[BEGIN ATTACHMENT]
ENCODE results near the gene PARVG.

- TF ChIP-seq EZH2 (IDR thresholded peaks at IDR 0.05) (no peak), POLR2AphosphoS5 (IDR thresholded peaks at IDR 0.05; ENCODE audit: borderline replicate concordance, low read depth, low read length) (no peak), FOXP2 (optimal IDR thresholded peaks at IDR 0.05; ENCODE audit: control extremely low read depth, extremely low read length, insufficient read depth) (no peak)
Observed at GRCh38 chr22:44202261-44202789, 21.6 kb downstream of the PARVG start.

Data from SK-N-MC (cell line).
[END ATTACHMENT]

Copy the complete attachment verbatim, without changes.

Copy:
ENCODE results near the gene PARVG.

- TF ChIP-seq EZH2 (IDR thresholded peaks at IDR 0.05) (no peak), POLR2AphosphoS5 (IDR thresholded peaks at IDR 0.05; ENCODE audit: borderline replicate concordance, low read depth, low read length) (no peak), FOXP2 (optimal IDR thresholded peaks at IDR 0.05; ENCODE audit: control extremely low read depth, extremely low read length, insufficient read depth) (no peak)
Observed at GRCh38 chr22:44202261-44202789, 21.6 kb downstream of the PARVG start.

Data from SK-N-MC (cell line).